Release Grief, Trauma and Negative Energy: The Lakota Prayer Tie Ceremony


Often we hear that releasing "what no longer serves us" is needed to reduce anxiety, improve our mental health, and restore our physical, mental, or spiritual energy. But how do we do this? One way I have found particularly helpful is to perform a ritual based on the Lakota Prayer Tie ceremony.


Lakota Prayer Ties are used as spiritual symbols to facilitate prayer or meditation, or in this case, to remove emotions or energy that we wish to release. The best way to use the prayer tie is to make it yourself, using each step of the process to set your intention as you gather your items, craft the tie, and then perform the ceremony of either burning the prayer tie with fire or tying it to the branch of a tree.


Making the Prayer Tie


Prayer ties are made by wrapping tobacco in a cotton piece of cloth cut into a square (about 4 inches square), folding tobacco into the cloth creating a pouch, and then tying them together with string. I personally add one more important step. On a piece of paper, write down the situation, issue, worry, trauma, or the object/person for which you are grieving and fold it into a small square - this becomes part of your bundle and an important step in setting your intention to release the negative energy associated with it.


What if you don't have tobacco? The best tobacco to use would be wild tobacco, which is what traditionally was used by the Lakota. I have found this ceremonial tobacco on Etsy, but you could also grow your own, or use organic pipe tobacco. If you don't have access to tobacco, white sage or sweetgrass can also be used. In addition, you might also try cedar bark or branches. In the east, Eastern Red Cedar (Juniperus virginiana) is quite common and found on roadsides, especially in the Coastal Plain (Eastern Virginia, Delaware, New Jersey, Maryland, etc.). Remember that not all tribes had access to these plants, depending on where they lived in North America. Failing all else, rosemary is used for a "fresh start" in life, white pine is well known for clearing and purifying spaces and removing pain from the body, and thyme is used to inspire strength and course and to dispel grief.


Typically, I use prayer ties to release negative energy, so I use red cloth. I buy a red t-shirt from the thrift store, smudge it with sage or palo santo, and cut it into squares. But there are other traditional colors you might use, depending on your intention. Prayer ties can, in this way, be used to set positive intentions


Lakota Medicine Wheel Colors


Red (South)(Summer)- where sacred red rock is found/ where you pray for your struggles (use to release energy or to release one from troubles or anxiety)

Black (West)(fall)- where the Lakota say thunder originates (use for abundance as it represents the harvest)

Yellow (East)(spring)- rising sun (use when the energy of youth or rebirth is desired)

White (North)(winter)- personal power reflection/ knowledge/ freedom/ wisdom (use when asking for Spiritual guidance or greater connection to Spirit)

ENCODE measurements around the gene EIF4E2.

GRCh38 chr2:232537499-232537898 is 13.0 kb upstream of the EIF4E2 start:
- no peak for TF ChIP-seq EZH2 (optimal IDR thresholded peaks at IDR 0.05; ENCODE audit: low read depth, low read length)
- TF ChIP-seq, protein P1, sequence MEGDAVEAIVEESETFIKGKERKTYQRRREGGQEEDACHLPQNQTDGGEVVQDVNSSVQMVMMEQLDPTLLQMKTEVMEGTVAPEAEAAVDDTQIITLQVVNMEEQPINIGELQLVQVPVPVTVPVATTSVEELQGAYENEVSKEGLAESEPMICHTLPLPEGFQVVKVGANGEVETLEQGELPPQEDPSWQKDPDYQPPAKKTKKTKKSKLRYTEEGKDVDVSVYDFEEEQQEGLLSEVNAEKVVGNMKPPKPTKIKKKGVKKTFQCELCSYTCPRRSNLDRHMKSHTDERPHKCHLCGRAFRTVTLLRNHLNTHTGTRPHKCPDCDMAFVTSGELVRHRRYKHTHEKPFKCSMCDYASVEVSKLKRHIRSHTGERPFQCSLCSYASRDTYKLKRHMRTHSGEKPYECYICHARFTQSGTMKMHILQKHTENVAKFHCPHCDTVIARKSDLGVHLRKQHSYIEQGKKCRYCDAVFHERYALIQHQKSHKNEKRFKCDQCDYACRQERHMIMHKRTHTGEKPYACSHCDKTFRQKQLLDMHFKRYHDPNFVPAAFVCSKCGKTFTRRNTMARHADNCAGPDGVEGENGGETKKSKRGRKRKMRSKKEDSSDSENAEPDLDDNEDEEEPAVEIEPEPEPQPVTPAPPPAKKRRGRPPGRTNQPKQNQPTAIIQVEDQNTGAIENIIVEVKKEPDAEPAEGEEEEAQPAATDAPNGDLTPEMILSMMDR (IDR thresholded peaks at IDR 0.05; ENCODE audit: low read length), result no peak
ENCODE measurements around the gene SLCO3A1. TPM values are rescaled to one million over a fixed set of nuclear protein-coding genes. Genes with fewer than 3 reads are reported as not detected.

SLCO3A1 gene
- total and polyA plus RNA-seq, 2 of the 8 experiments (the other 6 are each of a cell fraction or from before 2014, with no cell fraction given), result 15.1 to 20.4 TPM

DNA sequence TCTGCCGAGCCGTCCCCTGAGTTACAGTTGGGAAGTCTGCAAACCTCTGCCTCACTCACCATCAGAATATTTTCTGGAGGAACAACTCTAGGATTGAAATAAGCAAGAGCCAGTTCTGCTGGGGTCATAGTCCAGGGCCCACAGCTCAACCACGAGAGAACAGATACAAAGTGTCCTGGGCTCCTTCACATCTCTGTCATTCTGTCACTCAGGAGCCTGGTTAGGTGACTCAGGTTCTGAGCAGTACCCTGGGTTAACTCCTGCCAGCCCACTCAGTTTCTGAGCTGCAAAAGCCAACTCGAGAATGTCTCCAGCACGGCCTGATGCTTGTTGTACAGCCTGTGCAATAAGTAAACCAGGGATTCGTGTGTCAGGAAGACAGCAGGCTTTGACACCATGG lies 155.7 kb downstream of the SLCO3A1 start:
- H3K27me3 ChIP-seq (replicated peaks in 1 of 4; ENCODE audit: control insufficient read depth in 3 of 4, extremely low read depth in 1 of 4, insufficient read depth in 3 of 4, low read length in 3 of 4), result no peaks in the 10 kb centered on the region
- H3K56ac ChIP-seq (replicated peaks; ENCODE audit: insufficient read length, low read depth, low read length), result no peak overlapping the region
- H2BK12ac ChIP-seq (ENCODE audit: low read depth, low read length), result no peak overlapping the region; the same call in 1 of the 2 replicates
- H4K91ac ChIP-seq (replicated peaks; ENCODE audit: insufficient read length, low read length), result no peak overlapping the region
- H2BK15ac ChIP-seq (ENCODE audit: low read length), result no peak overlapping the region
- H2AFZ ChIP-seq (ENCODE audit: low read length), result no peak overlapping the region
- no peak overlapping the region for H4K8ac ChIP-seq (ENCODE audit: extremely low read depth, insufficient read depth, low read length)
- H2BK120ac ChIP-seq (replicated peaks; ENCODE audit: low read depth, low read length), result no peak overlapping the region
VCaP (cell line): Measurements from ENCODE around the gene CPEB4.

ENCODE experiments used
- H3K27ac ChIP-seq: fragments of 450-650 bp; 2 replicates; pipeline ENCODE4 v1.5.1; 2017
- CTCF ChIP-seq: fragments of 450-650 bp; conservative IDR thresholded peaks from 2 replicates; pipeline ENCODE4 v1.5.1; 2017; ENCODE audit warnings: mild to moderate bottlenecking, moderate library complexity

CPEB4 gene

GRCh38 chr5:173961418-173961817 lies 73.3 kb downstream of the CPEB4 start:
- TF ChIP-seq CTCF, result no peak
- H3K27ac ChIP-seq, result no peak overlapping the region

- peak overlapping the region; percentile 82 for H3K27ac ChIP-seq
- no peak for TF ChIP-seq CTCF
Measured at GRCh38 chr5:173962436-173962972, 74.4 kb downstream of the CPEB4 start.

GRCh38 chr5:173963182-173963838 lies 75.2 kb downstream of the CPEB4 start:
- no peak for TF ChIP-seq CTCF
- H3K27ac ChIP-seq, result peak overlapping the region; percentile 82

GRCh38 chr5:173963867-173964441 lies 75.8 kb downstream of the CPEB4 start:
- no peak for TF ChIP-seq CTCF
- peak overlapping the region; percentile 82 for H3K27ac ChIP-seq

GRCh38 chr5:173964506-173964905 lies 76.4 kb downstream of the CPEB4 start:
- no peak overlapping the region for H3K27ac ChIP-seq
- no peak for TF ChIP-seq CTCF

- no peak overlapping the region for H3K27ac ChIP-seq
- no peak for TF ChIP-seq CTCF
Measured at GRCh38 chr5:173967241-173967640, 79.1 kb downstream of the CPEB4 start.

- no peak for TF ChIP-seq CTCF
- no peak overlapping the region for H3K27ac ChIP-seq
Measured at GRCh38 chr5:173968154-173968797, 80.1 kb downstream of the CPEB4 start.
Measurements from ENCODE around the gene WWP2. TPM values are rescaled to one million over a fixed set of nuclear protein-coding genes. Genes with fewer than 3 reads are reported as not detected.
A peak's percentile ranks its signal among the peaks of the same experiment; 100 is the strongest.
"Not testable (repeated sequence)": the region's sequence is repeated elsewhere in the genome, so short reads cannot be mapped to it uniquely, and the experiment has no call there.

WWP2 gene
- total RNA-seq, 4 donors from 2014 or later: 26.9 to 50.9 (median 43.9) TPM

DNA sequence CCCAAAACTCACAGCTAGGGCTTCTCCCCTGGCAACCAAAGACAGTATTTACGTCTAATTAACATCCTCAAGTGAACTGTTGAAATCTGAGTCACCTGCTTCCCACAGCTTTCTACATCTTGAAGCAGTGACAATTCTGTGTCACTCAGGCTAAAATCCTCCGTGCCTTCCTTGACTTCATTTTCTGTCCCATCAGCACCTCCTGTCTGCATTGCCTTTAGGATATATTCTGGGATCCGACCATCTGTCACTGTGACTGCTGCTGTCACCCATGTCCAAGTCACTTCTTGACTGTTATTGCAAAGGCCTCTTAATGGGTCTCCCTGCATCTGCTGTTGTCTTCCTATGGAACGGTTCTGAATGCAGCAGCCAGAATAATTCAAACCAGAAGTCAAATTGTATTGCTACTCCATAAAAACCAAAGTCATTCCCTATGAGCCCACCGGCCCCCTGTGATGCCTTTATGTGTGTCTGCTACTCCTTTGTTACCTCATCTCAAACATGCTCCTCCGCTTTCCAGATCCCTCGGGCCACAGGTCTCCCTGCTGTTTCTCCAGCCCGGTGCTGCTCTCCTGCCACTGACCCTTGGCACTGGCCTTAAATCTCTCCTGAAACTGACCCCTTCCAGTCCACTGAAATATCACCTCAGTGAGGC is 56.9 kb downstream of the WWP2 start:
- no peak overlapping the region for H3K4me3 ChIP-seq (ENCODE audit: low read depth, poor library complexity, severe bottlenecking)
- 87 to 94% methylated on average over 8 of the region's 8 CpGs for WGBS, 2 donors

Other Sacred Colors

Blue- “Grandfather sky”

Green- Grandmother Earth


How to Complete the Ceremony


How you complete the Prayer Tie Ceremony depends on what you have available and the intention or prayer that you have established. The traditional way of using the prayer tie was to either hang it by the string from the branch of a tree, once you have asked permission of the tree spirit to do so, or to burn it in a ceremonial fire. If you are releasing negative thoughts, energy, or trauma, take care to ensure that the tree is far from your home or that the fire in which you burn it is outdoors. Native American beliefs were that the smoke from a fire brings prayer to The Creator. The safest way to ensure that your release of energy escapes away from you is to burn it outdoors. Positive intentions are less problematic, as you can tie these close to home or even in the home (tradition included wearing them, too). Here is a quote that sums this up:


“For instance, if a tie is made and then tied to a tree or left in a sacred place, the intentions and prayers of the maker will be absorbed into its surroundings and act as sort of a blessing for the things it touches and for those who come in contact with it. Sometimes the ties are burned, sending those prayers up to the heavens.”


Traditionally, the Shaman or Medicine Man may also collect prayer ties from those gathered to pray, tie them together, and burn them in a sacred or ceremonial fire. When I do this as part of a class or energy clearing, this is what I offer to participants. Keep in mind that if you choose this ceremony to "release," the prayer ties should not be kept in your home or brought into your home - this is especially true if you have gathered the prayer ties of other people. Always keep those with the intention to release at a distance, which means you don't want to bring others' troubles into your sacred space. Leave them outdoors and finish the ceremony through burning or hanging them in the forest as soon as possible.


I hope that you find this ceremony helpful and that it makes the process of releasing negative energy, trauma, or grief more transparent and also more effective. Personally, I feel great emotional release using the Ceremonial Fire and find the Tree option most helpful for positive intentions.


Wishing you the best!

Carol

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